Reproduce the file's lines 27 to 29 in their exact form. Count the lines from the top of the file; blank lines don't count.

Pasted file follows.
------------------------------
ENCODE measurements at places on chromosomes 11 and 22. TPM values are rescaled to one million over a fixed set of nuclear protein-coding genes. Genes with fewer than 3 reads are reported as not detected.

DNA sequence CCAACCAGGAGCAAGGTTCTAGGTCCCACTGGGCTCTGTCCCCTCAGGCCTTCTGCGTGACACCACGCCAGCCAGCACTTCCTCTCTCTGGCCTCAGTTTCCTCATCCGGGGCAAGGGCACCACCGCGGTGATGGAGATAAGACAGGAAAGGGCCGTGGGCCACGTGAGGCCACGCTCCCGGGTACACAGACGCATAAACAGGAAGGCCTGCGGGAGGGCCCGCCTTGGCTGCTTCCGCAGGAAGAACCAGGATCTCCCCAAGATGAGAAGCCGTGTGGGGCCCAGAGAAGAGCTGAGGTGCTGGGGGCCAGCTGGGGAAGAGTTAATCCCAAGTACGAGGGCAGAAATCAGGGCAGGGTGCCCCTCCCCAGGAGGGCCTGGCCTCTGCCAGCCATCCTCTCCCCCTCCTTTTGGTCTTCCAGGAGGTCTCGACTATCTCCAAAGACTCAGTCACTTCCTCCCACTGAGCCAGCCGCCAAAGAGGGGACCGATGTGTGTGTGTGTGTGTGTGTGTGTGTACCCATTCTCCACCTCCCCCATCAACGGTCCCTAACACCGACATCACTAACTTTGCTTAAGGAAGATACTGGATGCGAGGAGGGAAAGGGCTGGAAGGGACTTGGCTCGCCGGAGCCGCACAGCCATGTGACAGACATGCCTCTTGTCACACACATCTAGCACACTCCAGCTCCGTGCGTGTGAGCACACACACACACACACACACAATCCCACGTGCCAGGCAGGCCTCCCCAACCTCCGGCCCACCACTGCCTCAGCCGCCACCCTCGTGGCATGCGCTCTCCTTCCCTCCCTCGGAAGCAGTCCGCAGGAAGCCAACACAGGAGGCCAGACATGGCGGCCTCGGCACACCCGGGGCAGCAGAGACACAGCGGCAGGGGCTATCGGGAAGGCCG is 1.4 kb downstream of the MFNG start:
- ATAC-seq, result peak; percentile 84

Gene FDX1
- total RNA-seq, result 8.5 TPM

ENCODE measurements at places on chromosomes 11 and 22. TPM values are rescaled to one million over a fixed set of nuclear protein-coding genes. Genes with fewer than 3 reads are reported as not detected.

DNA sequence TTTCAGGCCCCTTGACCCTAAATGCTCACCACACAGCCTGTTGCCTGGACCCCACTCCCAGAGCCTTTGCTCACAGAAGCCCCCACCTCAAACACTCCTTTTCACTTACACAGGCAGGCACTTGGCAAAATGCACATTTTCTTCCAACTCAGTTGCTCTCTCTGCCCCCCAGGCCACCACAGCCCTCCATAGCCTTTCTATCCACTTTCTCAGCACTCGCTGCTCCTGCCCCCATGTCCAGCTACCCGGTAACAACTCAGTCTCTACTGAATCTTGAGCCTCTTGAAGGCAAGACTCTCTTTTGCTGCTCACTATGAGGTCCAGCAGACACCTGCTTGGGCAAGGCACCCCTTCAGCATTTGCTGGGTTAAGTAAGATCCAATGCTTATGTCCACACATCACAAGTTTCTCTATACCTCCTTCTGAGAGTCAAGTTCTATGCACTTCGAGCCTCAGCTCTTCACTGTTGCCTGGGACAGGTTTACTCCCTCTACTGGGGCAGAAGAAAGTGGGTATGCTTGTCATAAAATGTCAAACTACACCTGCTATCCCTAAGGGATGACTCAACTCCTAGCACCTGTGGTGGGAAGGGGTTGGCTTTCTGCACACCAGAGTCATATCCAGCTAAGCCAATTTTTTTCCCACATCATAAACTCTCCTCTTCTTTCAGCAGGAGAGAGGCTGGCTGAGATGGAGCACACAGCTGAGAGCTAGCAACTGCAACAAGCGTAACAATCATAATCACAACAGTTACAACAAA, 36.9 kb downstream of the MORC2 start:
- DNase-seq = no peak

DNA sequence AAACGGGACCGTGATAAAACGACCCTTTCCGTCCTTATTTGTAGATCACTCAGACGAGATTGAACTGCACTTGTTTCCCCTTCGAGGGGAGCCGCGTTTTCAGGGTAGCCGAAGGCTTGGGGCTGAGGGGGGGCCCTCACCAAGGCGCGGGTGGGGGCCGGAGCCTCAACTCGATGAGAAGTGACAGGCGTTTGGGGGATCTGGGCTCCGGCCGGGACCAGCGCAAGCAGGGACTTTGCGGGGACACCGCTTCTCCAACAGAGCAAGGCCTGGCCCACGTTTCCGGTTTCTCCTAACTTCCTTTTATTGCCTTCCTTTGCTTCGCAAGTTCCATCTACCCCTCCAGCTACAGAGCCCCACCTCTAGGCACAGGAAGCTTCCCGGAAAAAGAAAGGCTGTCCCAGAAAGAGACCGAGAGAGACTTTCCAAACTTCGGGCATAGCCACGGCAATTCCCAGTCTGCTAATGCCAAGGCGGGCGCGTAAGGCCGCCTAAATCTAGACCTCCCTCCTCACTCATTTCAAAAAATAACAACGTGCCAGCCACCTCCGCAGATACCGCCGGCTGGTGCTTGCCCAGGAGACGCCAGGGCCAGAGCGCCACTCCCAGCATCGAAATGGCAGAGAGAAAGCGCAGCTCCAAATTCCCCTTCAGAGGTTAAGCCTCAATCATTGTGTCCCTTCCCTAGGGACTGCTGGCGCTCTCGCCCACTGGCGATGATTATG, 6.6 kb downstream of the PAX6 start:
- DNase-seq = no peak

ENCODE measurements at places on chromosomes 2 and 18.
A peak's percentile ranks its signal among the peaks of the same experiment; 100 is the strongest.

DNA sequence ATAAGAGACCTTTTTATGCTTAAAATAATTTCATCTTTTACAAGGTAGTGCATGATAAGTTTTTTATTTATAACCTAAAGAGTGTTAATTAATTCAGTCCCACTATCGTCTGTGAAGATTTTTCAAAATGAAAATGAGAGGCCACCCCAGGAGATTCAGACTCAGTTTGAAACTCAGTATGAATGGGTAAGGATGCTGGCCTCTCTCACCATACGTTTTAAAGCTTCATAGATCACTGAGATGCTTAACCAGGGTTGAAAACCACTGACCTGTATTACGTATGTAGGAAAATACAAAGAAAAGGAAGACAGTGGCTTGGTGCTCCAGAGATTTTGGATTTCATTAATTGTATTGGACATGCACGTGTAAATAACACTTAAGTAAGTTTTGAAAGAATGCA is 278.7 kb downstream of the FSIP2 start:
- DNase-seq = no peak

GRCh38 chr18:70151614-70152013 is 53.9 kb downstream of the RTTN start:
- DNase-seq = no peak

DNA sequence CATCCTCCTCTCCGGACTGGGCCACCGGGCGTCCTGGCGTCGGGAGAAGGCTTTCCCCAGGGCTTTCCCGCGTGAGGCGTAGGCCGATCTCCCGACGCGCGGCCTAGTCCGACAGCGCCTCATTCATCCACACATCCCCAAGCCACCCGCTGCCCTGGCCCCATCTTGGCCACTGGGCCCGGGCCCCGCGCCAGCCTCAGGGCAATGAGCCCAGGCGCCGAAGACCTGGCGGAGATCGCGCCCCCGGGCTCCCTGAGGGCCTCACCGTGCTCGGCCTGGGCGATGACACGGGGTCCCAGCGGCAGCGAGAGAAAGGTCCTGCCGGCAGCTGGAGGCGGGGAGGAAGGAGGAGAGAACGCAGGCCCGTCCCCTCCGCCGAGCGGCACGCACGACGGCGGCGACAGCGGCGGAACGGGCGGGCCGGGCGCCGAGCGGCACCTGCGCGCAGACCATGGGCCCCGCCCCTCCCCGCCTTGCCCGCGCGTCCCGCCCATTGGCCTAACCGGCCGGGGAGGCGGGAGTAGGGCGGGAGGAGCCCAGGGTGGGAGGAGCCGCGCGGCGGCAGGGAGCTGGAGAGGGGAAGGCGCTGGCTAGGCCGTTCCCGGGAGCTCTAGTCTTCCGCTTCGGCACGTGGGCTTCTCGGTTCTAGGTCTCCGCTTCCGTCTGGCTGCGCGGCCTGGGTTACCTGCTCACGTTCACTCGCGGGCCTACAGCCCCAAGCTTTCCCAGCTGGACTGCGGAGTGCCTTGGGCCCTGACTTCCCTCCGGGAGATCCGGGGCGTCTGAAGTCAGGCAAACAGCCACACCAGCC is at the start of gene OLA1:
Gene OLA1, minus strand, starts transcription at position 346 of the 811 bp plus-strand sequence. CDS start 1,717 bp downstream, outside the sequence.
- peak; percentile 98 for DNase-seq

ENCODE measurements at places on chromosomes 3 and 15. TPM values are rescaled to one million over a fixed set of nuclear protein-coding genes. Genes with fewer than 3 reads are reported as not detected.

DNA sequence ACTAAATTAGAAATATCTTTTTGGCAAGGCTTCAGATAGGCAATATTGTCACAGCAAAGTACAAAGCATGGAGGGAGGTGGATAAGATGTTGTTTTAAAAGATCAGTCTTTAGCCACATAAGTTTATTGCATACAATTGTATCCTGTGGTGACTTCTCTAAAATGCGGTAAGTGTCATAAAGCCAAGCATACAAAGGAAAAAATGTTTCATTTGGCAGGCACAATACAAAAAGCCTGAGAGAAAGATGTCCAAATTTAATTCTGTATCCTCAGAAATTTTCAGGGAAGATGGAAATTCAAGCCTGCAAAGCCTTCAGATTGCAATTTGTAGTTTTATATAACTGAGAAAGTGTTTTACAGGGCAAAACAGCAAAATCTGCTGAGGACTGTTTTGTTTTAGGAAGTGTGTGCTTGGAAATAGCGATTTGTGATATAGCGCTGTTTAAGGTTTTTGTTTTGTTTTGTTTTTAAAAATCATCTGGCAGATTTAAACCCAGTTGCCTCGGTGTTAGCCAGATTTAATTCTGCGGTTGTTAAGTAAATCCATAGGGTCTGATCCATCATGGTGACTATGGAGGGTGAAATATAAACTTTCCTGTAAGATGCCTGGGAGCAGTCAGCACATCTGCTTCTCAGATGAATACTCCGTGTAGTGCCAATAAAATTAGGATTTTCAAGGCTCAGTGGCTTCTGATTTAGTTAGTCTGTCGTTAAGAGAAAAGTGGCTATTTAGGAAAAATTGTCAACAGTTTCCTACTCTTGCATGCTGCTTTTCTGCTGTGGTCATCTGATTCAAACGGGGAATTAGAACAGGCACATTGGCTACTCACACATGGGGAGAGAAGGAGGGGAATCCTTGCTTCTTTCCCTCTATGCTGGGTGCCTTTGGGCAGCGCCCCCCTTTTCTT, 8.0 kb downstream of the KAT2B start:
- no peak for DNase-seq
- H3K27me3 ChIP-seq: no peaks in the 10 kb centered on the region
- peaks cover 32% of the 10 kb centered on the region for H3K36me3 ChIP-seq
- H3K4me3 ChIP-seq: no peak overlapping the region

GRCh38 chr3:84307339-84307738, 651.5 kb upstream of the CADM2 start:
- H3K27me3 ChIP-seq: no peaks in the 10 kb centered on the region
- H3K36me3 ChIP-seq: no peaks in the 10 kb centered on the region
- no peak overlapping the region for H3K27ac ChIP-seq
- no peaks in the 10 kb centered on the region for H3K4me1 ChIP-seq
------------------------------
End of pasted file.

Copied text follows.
- H3K27me3 ChIP-seq: no peaks in the 10 kb centered on the region
- H3K36me3 ChIP-seq: no peaks in the 10 kb centered on the region
- no peak overlapping the region for H3K27ac ChIP-seq